30 days of battery life!

30 days of battery life!

30 days of battery life! With wearable devices like Google glasses, Samsung Gear, et al.

City firm sets a pinnacle in next gen technology

• Gude Dasaradha who designed AMD’s Accelerated Processing Units makes the new breakthrough technology for wearable devices

• The company raises Rs 102 crore funding from investors including Qualcomm and Samsung Electronics to manufacture the processors

With wearable devices like Google glasses, Samsung Gear, et al. creating a new wave in telecommunications, a company emerging from off the radar categories of firms in India says it has developed a microprocessor specifically for wearables that dramatically lowers power demands. Ineda Systems, a city-based start up, claims that its product ‘Dhanush’ consumes around 10 times less power than processors used in wearables today, which were often originally designed for smartphones, enabling 30 days of always-on battery life. The information was given out through a release on Tuesday.

The company also said it had raised Rs 102 crore ($17 million) in funding from investors including major semiconductor industry players Qualcomm and Samsung Electronics. The aim is to supply chips for the multitude of devices that are coming with the new age of wearable computing and the Internet of Things (IoT).

When most wearable devices of the present era could not last more than 36 hours without charge, Dhanush processor sets its own epitome in this ilk.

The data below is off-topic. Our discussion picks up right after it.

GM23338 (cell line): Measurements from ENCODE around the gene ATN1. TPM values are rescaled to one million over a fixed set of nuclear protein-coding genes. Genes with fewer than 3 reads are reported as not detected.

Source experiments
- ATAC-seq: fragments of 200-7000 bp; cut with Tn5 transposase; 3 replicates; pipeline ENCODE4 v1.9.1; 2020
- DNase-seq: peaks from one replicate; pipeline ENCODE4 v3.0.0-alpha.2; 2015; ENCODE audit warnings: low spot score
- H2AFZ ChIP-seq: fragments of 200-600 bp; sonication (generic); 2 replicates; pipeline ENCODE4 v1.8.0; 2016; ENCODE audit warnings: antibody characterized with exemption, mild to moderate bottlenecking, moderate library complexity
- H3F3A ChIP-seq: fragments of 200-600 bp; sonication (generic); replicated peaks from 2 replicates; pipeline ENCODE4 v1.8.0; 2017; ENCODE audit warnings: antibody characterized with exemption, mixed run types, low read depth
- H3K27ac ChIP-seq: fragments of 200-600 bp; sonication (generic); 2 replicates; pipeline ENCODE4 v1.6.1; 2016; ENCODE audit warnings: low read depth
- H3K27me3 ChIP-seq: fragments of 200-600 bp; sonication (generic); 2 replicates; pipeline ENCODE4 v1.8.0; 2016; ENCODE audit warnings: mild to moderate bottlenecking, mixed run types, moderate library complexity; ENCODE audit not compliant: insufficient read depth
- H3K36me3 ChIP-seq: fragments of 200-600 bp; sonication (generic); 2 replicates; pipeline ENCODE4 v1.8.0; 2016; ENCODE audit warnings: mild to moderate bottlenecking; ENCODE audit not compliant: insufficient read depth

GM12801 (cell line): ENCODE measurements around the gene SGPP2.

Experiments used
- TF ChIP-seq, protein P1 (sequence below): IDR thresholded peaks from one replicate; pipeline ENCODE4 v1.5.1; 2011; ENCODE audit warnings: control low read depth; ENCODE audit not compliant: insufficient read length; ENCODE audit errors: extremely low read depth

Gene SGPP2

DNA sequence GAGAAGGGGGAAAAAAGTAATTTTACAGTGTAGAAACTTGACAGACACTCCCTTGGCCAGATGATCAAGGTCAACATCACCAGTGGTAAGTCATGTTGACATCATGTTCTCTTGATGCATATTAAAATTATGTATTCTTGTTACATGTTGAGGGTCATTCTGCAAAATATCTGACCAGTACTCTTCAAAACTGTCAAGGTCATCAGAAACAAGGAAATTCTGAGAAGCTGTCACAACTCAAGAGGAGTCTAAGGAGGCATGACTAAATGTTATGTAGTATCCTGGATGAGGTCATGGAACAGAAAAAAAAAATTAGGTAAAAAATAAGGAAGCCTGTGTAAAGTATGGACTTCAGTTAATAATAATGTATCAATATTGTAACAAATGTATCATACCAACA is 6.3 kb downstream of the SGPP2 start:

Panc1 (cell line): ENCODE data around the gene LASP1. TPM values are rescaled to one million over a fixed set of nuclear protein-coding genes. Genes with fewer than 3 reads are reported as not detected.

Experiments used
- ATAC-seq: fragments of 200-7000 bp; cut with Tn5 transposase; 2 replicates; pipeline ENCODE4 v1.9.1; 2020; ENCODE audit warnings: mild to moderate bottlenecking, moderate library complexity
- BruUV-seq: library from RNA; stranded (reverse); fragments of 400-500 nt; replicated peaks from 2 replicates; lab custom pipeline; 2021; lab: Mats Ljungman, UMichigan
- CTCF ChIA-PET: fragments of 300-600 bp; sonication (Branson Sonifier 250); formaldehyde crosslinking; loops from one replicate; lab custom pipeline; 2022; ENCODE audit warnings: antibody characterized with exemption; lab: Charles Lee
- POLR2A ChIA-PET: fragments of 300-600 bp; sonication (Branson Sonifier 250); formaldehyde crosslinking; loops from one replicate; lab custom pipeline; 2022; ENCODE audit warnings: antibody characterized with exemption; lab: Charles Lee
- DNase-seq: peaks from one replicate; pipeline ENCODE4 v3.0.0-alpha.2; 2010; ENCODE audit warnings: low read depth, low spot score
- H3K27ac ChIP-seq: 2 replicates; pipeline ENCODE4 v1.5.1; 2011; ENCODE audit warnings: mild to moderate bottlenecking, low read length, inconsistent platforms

Ineda is a startup company that was created by industry veterans from the US and India with a goal of developing low power System on a Chip (SOC) for its use in both consumer and enterprise applications. Founded in 2011 by Gude Dasaradha, Sanjay Jha, Balaji Kanigicherla, Lip-Bu Tan, Krishna Yarlagadda, it has its main office in Banjara Hills, Road No 2. The three-year-old startup, with offices in Silicon Valley and Hyderabad, has more than 180 engineers.

Ineda is designing its Dhanush chips from the ground up for wearable devices and the IoTs. That means the chips have to operate on as little electrical power as possible, thanks to a unique design. Investors also include Walden-Riverwood Ventures, Samsung Catalyst Fund, Indus Age, Imagination Technologies and other existing investors.

The startup chip design company has come with a design that it calls a Wearable Processor Unit (WPU). The wearable device has multiple components and only uses those which are needed at any given time.

Such WPUs can take input from sensors on an always-on basis, meaning they can take data from devices such as smart watches and continuously update applications for users. The company says it will have 10 times less power consumption compared to rival devices.

“The class of the WPU we are designing for wearables is very unique,” said Gude Dasaradha, chief executive of Ineda, in an interview with VentureBeat. “Unless you design from the ground up, you will have the same problem. The power requirements are too difficult. What we have done is the first in the world. This is a brand new architecture.”